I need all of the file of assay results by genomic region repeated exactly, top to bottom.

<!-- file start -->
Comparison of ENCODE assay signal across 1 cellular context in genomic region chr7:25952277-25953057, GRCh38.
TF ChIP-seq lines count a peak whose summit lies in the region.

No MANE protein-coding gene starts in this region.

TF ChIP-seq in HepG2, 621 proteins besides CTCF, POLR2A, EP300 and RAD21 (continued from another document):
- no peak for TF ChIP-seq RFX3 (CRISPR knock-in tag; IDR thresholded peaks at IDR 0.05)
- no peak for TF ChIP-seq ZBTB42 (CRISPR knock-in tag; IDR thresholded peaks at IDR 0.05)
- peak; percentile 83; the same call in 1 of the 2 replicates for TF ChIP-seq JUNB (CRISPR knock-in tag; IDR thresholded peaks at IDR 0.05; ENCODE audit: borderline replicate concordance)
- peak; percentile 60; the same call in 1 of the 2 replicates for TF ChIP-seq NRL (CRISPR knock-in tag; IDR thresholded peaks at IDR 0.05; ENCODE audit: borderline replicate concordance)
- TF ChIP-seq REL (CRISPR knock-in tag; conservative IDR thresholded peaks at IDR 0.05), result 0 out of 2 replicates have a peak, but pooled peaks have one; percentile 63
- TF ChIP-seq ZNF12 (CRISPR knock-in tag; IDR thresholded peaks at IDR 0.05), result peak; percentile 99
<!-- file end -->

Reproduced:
Comparison of ENCODE assay signal across 1 cellular context in genomic region chr7:25952277-25953057, GRCh38.
TF ChIP-seq lines count a peak whose summit lies in the region.

No MANE protein-coding gene starts in this region.

TF ChIP-seq in HepG2, 621 proteins besides CTCF, POLR2A, EP300 and RAD21 (continued from another document):
- no peak for TF ChIP-seq RFX3 (CRISPR knock-in tag; IDR thresholded peaks at IDR 0.05)
- no peak for TF ChIP-seq ZBTB42 (CRISPR knock-in tag; IDR thresholded peaks at IDR 0.05)
- peak; percentile 83; the same call in 1 of the 2 replicates for TF ChIP-seq JUNB (CRISPR knock-in tag; IDR thresholded peaks at IDR 0.05; ENCODE audit: borderline replicate concordance)
- peak; percentile 60; the same call in 1 of the 2 replicates for TF ChIP-seq NRL (CRISPR knock-in tag; IDR thresholded peaks at IDR 0.05; ENCODE audit: borderline replicate concordance)
- TF ChIP-seq REL (CRISPR knock-in tag; conservative IDR thresholded peaks at IDR 0.05), result 0 out of 2 replicates have a peak, but pooled peaks have one; percentile 63
- TF ChIP-seq ZNF12 (CRISPR knock-in tag; IDR thresholded peaks at IDR 0.05), result peak; percentile 99